What were all of the medieval army ranks?
- Feudal lord – Commands entire army and usually serves as supreme commander.
- Field marshal – Primarily a commander of field armies, second only to the king or emperor.
- General – Commander of large military unit; equivalent to field marshal.
- General-in-chief – Commander in chief of an army, combining both administrative and military functions within the chain of command.
- Lieutenant general – Second highest rank after general which is given authority over slightly larger corps.
- Household troops – the retinue of a lord or king
- Knights – well-born military leaders who command other knights and men at arms
- Serjeants-armed soldiers who serve as retainers or personal bodyguards to lords and kings; squad commanders, constables; bailiffs, sheriffs deputy; gamekeepers, keepers of parks
- Archers – well-trained soldiers with expertise in shooting bows (or crossbows) from horseback or on foot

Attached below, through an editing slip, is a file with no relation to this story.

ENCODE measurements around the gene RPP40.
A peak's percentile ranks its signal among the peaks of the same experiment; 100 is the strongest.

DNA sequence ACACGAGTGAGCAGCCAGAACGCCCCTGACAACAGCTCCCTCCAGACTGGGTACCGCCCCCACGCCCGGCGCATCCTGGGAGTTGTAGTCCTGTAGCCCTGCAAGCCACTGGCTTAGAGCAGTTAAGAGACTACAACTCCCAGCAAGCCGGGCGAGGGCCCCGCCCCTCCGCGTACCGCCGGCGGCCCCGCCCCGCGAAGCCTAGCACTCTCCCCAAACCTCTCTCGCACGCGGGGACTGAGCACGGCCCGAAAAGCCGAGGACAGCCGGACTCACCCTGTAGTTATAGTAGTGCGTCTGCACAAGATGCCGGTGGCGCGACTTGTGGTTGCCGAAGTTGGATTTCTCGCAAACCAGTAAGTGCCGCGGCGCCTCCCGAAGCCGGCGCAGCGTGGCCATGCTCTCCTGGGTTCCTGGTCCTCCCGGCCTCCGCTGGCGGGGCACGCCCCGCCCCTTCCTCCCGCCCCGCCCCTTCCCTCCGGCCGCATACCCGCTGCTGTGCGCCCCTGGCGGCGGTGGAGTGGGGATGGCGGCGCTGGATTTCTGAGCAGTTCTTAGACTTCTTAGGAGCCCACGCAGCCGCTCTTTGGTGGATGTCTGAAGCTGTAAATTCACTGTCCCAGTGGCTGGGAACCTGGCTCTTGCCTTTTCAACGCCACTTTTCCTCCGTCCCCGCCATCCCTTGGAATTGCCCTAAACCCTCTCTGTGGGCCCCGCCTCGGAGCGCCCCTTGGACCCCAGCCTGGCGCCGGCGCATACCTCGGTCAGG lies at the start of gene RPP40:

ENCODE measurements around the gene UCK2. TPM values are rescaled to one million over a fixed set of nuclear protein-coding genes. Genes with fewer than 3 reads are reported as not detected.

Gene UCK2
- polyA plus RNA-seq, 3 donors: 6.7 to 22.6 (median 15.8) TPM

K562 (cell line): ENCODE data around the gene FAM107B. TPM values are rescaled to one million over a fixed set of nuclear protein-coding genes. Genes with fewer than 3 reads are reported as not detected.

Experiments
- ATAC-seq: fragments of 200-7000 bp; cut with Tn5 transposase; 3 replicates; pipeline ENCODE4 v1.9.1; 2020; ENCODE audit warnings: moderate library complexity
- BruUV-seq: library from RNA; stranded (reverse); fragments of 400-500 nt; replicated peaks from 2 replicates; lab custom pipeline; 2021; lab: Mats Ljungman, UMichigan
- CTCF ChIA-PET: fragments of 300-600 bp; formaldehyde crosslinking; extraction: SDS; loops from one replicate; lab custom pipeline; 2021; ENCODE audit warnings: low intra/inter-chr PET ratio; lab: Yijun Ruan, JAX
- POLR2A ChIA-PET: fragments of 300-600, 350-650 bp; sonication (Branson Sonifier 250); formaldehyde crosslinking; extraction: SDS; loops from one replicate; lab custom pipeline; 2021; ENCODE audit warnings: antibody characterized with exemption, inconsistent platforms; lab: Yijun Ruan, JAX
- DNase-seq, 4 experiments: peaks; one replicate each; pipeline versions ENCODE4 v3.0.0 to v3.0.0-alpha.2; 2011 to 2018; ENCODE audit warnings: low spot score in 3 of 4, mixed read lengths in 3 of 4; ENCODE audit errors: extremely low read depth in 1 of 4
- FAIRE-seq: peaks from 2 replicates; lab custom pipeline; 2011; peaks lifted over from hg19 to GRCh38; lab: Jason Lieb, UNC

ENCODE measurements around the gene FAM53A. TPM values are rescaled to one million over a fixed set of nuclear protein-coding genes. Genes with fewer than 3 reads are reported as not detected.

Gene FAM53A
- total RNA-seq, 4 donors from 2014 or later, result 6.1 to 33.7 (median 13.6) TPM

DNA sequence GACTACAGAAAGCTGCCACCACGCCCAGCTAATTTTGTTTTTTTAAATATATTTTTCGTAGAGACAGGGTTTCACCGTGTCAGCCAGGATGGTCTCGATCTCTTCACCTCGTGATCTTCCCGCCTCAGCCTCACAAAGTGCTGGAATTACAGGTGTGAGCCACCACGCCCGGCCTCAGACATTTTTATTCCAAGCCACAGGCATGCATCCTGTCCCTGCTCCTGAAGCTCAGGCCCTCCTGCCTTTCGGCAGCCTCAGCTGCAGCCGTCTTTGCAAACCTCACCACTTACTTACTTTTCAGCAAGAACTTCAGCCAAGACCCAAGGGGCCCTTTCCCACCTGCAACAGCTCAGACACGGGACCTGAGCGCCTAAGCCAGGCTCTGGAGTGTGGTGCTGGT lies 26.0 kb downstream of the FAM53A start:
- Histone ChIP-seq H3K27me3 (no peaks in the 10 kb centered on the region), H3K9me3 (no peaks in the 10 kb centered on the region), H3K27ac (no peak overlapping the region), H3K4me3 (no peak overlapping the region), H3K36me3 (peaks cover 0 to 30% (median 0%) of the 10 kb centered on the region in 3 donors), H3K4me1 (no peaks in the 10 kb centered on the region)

- Longbowmen – powerful skilled archers who use these weapons during times of siege warfare
- Sergeants – infantry captains, company commanders
- Squires – young noblemen
In my opinion, generally, the medieval army ranks were recognized through the use of colors. In most armies, you had at least one king, but there are also those seated on a throne and surrounded by color guards. The Guards were typically in green or red uniforms with gold trim. The knights or mounted Warriors would be military elites as they carried weapons on horseback and wore bright blue clothing that could withstand a long fight while still being effective for combat.
Finally, infantrymen who carried swords and shields usually came in yellow to represent their relevance to the sun god from which they drew their names—Sol Invictus (Saint Michael) in Rome, Saint George for England’s Dragon slayer and Saint Andrew for Scotland’s patron saint.
There were four medieval army ranks. They are as follows:
- Mercenaries for Hire
- Servants who would do the work of camp followers and servants
A knight is thought to have been typically better off than a mercenary for hire, because he was also bound by his oath of fealty to serve the lord. In other words, that form of service required an investment of time in training and experience before they even got out into battle; mercenaries just fought whoever physically came at them on the battlefield.
A soldier was a common enough soldier in any assortment of armies – but it’s not clear where they ranked with regards to knights versus mercs or servants.